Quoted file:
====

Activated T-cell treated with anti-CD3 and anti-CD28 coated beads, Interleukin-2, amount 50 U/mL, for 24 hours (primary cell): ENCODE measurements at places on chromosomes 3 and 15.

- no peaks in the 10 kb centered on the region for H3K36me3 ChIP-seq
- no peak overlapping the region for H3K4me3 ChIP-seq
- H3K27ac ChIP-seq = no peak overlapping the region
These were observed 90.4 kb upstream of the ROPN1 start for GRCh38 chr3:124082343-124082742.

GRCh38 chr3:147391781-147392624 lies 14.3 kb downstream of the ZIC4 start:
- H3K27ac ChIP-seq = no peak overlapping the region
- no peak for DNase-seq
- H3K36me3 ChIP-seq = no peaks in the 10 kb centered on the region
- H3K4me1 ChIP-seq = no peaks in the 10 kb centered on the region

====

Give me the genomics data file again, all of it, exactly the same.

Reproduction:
Activated T-cell treated with anti-CD3 and anti-CD28 coated beads, Interleukin-2, amount 50 U/mL, for 24 hours (primary cell): ENCODE measurements at places on chromosomes 3 and 15.

- no peaks in the 10 kb centered on the region for H3K36me3 ChIP-seq
- no peak overlapping the region for H3K4me3 ChIP-seq
- H3K27ac ChIP-seq = no peak overlapping the region
These were observed 90.4 kb upstream of the ROPN1 start for GRCh38 chr3:124082343-124082742.

GRCh38 chr3:147391781-147392624 lies 14.3 kb downstream of the ZIC4 start:
- H3K27ac ChIP-seq = no peak overlapping the region
- no peak for DNase-seq
- H3K36me3 ChIP-seq = no peaks in the 10 kb centered on the region
- H3K4me1 ChIP-seq = no peaks in the 10 kb centered on the region